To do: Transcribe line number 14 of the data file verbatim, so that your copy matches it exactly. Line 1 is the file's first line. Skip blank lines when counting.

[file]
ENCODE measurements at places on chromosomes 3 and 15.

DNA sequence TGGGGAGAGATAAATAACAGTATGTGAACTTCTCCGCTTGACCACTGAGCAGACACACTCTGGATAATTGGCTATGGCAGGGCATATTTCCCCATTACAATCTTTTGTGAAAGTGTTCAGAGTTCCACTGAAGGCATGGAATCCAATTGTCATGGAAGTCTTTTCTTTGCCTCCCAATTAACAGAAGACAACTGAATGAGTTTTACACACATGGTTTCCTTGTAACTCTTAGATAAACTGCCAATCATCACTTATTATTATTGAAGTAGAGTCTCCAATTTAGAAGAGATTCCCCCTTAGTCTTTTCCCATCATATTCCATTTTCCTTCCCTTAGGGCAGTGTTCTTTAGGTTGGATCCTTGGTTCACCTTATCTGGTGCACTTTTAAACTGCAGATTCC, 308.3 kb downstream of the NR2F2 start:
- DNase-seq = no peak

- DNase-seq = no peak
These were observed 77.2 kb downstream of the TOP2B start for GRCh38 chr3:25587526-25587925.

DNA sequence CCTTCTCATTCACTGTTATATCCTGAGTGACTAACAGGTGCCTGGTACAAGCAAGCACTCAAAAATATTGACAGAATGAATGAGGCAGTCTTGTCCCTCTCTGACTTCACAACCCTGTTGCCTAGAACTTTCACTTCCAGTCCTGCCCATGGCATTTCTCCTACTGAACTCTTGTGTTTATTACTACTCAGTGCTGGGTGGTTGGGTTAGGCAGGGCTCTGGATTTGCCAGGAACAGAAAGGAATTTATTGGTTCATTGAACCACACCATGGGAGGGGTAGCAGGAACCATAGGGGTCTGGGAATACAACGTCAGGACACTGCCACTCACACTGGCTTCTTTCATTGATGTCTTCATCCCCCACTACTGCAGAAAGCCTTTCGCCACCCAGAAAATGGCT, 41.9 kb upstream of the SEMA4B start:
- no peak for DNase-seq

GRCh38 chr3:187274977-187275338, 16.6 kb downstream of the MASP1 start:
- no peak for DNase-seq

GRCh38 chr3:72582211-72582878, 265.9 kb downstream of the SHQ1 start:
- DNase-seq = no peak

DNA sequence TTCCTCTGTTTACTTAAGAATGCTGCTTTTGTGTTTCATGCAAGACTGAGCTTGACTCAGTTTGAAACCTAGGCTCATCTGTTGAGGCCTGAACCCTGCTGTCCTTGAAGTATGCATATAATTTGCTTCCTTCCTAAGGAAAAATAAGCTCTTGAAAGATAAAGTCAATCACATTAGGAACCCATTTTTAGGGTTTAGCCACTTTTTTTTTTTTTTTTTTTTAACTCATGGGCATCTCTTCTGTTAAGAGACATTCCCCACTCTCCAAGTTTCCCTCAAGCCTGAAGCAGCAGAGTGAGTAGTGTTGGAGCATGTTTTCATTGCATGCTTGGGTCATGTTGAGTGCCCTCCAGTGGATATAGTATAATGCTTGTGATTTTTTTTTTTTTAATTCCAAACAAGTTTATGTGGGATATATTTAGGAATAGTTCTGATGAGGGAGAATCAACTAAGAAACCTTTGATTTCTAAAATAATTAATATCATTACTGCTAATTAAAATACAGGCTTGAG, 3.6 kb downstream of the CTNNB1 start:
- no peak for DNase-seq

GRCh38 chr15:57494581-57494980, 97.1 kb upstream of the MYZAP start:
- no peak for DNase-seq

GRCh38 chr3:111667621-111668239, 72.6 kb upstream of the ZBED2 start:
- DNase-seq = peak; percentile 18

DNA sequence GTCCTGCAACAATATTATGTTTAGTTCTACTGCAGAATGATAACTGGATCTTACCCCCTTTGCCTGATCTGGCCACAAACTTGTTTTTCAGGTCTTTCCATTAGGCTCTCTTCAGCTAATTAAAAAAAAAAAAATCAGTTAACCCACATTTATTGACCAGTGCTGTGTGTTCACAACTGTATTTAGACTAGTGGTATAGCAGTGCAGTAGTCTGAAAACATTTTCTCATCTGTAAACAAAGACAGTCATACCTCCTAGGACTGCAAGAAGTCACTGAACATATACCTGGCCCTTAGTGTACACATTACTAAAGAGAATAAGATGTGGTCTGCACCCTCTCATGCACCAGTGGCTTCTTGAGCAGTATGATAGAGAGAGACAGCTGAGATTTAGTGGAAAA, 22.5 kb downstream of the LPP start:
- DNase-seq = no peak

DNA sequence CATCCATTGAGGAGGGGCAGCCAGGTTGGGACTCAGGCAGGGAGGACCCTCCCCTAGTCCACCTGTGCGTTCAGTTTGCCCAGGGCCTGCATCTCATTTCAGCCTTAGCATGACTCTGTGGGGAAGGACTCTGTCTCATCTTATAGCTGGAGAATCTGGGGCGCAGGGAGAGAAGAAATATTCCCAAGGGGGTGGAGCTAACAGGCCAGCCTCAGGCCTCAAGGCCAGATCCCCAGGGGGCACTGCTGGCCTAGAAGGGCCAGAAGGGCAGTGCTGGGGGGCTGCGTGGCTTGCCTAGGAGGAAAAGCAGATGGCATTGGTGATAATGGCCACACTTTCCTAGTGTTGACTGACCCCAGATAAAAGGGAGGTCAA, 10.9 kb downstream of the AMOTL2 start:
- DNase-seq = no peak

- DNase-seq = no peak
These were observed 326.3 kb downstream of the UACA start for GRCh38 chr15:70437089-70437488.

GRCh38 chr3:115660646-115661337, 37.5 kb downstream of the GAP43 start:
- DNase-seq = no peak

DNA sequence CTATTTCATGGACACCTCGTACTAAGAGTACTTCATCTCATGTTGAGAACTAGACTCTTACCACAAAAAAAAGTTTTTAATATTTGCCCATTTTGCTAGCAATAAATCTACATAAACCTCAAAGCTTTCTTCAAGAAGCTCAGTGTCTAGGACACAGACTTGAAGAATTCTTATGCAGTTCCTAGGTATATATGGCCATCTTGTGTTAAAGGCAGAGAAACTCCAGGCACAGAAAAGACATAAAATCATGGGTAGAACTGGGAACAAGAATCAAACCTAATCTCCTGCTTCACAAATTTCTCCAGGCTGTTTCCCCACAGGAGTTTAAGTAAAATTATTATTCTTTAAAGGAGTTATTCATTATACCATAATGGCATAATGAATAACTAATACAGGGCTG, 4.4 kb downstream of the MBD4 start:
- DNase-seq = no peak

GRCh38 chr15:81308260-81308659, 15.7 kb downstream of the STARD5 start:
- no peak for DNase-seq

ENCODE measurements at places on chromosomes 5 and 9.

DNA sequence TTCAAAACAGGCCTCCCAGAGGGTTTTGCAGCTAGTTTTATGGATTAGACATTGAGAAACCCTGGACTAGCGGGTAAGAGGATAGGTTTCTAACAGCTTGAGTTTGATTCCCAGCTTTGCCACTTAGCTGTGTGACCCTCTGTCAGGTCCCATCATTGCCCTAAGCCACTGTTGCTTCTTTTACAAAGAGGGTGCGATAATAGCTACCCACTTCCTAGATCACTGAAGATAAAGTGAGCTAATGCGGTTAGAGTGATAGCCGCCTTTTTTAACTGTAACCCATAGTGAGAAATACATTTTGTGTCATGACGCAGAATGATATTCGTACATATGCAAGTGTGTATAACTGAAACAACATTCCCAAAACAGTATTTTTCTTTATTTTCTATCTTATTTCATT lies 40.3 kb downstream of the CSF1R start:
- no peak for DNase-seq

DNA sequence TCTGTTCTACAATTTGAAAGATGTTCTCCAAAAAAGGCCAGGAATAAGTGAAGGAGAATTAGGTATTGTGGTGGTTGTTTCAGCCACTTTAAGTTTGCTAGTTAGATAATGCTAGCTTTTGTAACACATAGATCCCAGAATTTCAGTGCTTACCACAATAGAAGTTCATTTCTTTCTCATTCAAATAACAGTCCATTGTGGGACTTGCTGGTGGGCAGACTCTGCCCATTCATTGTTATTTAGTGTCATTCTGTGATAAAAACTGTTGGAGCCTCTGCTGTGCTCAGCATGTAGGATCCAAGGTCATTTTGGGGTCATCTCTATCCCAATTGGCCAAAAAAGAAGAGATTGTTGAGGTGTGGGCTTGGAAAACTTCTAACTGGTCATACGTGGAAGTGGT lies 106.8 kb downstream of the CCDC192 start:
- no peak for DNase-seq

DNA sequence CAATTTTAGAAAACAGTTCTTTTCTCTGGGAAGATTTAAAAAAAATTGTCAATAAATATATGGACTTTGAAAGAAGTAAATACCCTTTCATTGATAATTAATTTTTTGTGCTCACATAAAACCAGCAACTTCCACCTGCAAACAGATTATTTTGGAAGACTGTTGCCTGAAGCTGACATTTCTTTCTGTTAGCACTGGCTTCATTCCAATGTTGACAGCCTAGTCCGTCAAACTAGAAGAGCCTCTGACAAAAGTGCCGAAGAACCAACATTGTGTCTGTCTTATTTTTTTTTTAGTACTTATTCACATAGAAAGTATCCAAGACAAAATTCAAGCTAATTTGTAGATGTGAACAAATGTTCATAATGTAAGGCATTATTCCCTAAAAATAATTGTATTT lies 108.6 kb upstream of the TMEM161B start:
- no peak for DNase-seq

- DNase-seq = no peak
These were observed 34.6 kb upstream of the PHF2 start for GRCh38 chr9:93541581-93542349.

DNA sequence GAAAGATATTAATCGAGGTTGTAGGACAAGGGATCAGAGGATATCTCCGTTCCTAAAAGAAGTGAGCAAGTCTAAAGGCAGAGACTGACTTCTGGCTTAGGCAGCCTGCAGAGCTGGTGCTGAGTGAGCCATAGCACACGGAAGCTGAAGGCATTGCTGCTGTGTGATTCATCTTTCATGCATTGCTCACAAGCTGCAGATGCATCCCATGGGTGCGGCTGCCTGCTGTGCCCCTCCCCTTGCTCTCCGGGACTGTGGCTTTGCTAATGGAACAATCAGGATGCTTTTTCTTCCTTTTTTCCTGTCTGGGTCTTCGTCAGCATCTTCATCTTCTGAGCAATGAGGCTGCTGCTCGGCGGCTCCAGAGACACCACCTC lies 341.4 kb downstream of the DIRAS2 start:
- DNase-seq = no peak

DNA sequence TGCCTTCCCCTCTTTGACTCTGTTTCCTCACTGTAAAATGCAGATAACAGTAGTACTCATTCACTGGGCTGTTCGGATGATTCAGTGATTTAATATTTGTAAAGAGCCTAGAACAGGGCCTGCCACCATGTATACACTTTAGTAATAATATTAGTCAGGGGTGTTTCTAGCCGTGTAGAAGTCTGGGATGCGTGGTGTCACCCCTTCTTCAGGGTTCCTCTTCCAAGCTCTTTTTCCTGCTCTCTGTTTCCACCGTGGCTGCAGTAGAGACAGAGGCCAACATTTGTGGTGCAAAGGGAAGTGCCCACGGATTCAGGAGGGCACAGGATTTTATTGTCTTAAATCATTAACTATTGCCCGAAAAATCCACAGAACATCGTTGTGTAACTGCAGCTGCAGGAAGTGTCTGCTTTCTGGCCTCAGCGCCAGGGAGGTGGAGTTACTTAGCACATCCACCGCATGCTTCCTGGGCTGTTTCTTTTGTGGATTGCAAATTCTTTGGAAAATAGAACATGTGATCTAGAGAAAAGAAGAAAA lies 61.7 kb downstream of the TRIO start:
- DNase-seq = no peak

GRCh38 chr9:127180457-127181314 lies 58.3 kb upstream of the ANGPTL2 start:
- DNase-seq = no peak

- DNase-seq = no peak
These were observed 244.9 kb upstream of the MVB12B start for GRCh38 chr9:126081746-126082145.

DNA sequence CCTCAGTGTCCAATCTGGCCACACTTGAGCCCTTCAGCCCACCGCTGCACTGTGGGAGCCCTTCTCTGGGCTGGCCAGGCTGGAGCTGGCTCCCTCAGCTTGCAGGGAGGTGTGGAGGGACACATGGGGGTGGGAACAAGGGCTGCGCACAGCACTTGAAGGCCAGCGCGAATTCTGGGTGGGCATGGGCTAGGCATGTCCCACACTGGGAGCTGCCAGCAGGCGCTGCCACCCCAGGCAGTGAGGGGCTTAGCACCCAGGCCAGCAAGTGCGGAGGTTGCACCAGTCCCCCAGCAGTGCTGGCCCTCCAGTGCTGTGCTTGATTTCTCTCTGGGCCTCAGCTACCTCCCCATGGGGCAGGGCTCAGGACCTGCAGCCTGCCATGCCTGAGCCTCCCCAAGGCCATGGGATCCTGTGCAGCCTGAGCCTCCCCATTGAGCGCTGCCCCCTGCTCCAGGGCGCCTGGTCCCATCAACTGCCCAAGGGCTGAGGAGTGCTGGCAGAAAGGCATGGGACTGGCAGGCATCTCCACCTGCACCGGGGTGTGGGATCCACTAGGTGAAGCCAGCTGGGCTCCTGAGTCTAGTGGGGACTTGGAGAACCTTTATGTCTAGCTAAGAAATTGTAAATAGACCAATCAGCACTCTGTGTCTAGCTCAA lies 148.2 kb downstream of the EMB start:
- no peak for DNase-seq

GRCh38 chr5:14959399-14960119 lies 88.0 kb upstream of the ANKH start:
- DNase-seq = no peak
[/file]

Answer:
GRCh38 chr15:57494581-57494980, 97.1 kb upstream of the MYZAP start: